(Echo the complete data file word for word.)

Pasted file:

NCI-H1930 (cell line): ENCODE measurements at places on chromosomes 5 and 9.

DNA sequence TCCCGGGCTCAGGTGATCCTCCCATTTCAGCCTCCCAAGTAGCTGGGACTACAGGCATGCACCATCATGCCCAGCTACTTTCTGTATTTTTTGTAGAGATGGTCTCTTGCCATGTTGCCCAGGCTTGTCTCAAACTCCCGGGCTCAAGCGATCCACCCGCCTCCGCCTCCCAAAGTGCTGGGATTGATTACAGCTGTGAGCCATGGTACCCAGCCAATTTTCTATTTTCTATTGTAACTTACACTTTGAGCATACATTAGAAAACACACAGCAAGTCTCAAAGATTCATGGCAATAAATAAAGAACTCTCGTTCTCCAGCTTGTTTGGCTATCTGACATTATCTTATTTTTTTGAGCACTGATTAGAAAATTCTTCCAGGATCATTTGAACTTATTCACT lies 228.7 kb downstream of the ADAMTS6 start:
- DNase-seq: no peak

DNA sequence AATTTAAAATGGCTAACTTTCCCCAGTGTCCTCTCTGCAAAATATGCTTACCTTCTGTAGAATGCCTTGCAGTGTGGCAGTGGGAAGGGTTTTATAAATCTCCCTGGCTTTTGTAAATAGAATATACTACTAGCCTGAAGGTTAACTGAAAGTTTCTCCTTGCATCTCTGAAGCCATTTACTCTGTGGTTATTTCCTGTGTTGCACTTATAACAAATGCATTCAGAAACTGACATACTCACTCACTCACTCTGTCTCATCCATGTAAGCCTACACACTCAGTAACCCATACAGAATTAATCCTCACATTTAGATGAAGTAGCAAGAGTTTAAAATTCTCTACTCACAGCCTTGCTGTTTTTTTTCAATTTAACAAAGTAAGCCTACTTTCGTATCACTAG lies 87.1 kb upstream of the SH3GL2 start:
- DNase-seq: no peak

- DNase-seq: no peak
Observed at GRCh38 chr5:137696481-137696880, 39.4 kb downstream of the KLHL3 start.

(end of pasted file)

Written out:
NCI-H1930 (cell line): ENCODE measurements at places on chromosomes 5 and 9.

DNA sequence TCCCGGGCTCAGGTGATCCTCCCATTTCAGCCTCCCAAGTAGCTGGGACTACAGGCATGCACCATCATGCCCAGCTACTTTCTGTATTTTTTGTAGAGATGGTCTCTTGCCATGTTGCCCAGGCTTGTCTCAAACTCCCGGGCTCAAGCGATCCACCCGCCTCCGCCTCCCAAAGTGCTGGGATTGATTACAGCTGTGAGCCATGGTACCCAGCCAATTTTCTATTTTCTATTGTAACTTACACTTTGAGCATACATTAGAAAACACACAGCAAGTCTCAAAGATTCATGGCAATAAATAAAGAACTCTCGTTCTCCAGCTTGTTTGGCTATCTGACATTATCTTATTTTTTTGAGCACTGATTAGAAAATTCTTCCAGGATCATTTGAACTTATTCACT lies 228.7 kb downstream of the ADAMTS6 start:
- DNase-seq: no peak

DNA sequence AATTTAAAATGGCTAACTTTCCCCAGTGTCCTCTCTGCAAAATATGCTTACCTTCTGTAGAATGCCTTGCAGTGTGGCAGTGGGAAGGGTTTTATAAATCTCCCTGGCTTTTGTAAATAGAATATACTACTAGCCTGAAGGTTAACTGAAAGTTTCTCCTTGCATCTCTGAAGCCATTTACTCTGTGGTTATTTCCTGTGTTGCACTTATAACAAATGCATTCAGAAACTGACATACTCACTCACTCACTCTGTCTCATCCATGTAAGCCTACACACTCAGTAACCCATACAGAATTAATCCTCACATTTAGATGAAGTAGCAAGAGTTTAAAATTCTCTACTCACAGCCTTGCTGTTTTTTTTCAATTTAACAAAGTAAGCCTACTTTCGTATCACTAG lies 87.1 kb upstream of the SH3GL2 start:
- DNase-seq: no peak

- DNase-seq: no peak
Observed at GRCh38 chr5:137696481-137696880, 39.4 kb downstream of the KLHL3 start.